A new report shows that cover crops boost yields while benefiting the soil and other pluses. The North Central Region Sustainable Agriculture Research and Education (SARE) funded research, carried out by the Conservation Technology Information Center (CTIC), surveyed nearly 2,000 users and non-users of cover crops and showed the challenges and benefits farmers expect from cover crops.
[Respondents] noted an average yield increase of five bushels per acre, or 3.1 percent, on fields that had been planted to cover crops before corn. Comparing yields in soybeans, 583 farmers reported an average boost of two bushels per acre, or 4.3 percent, following cover crops.
The new report also reveals other benefits farmers gain from planting cover crops, including increases in soil organic matter, reduced soil erosion and compaction, improved weed control, the availability of “free” nitrogen through soil fixation by legumes, and others.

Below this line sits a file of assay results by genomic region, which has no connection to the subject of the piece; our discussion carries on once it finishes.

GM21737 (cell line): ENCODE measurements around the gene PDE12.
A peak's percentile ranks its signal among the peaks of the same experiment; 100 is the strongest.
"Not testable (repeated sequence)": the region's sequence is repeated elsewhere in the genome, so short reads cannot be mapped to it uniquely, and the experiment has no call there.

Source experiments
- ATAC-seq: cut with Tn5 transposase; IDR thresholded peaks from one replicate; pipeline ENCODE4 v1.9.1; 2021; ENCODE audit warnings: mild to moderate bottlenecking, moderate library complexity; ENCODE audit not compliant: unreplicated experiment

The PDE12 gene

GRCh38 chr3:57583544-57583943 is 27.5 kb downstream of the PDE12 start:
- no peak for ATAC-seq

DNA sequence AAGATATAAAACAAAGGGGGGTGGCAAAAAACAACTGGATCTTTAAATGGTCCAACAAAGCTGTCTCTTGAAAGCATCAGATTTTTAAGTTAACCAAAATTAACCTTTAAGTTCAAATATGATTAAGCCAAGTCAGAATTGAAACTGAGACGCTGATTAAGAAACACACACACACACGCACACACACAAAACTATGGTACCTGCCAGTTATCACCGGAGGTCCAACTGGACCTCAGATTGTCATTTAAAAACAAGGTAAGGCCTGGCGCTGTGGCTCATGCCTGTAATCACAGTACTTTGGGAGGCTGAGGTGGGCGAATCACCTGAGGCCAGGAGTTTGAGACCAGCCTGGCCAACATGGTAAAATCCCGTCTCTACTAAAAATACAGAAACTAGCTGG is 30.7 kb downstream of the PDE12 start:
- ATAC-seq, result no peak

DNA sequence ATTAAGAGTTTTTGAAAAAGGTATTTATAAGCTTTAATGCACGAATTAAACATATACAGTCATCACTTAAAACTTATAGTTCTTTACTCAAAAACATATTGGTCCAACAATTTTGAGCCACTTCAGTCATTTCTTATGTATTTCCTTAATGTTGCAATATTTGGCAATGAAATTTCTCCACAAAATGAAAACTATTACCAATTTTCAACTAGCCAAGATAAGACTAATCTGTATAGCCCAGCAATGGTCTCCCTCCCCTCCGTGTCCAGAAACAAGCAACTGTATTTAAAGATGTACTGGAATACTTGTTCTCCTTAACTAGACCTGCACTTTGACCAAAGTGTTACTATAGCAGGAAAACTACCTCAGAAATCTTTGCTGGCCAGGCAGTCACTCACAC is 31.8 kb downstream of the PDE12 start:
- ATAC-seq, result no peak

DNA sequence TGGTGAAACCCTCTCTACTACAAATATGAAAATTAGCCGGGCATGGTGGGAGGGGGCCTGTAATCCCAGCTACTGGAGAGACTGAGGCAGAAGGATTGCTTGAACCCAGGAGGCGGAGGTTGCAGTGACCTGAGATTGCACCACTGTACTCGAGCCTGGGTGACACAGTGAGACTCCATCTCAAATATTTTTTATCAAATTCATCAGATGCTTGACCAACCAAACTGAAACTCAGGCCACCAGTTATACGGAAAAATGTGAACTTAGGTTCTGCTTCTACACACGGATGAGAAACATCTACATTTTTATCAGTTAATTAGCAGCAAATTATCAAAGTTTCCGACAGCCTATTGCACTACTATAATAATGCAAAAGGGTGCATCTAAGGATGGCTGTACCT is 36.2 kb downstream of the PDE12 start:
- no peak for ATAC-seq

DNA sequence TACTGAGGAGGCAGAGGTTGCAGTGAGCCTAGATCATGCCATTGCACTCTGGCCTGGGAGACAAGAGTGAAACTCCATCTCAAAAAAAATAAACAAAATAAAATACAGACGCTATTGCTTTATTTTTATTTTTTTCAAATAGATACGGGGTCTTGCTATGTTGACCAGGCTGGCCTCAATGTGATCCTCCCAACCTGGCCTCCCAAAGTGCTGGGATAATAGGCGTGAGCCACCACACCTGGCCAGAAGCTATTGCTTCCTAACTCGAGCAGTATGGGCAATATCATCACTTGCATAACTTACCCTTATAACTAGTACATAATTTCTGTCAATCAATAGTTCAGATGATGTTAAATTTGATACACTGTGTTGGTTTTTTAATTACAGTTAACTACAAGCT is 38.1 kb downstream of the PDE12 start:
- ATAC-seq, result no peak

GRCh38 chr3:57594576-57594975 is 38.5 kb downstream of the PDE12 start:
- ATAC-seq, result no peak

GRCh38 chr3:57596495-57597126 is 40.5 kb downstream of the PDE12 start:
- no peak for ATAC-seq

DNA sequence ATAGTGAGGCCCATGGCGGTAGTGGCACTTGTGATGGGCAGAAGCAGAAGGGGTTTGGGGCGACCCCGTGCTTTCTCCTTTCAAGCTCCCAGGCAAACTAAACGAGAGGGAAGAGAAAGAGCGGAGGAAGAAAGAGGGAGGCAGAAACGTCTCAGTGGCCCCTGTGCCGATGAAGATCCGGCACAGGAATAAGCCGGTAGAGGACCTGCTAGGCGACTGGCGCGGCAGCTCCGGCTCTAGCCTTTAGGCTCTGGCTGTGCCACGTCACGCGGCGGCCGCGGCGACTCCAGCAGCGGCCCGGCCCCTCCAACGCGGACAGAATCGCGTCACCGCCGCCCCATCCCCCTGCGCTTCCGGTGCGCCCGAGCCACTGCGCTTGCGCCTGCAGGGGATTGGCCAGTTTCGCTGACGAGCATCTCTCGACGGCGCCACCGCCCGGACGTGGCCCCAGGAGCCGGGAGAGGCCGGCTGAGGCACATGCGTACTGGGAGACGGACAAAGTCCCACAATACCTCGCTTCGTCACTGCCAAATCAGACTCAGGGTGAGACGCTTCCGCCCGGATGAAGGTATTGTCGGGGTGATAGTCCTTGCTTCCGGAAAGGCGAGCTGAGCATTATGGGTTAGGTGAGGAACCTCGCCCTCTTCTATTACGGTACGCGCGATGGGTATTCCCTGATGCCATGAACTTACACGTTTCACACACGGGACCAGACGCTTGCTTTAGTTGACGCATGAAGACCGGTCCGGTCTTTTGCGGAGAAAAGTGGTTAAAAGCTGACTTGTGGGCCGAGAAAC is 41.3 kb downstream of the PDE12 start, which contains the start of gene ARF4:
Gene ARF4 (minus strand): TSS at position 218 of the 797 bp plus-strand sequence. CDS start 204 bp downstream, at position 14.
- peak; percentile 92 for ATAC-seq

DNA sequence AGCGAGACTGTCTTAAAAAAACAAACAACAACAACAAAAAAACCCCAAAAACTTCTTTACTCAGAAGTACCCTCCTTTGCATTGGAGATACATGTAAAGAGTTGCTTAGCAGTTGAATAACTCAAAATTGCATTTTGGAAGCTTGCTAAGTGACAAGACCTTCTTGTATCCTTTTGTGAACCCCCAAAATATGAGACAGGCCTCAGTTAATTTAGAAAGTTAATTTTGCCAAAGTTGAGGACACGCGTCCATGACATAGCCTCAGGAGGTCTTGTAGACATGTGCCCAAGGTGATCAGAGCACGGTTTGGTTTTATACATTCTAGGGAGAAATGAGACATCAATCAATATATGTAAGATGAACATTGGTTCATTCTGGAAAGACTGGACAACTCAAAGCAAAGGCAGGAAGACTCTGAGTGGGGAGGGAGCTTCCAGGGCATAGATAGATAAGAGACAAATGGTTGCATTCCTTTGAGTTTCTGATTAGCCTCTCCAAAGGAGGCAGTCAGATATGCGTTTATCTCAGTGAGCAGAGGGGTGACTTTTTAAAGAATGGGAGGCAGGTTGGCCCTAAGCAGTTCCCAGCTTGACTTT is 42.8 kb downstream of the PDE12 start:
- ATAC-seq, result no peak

“These many benefits of cover crops are reflected in the rapidly rising rate of adoption from 2010 to 2013, when cover crop acreage among survey respondents increased by 30 percent per year,” says [Rob Myers, Regional Director of Extension Programs for NCR-SARE and an agronomist at the University of Missouri].
The increases are actually lower than what was found in a similar survey last year by SARE and CTIC, which saw improvements of 11.1 bushels (9 percent) in corn following cover crops and 4.9 bushels (10 percent) of soybeans after cover crops. But officials attribute the difference to the drought in 2012, which highlights the moisture-management benefits of cover crops.
You can read the full survey here.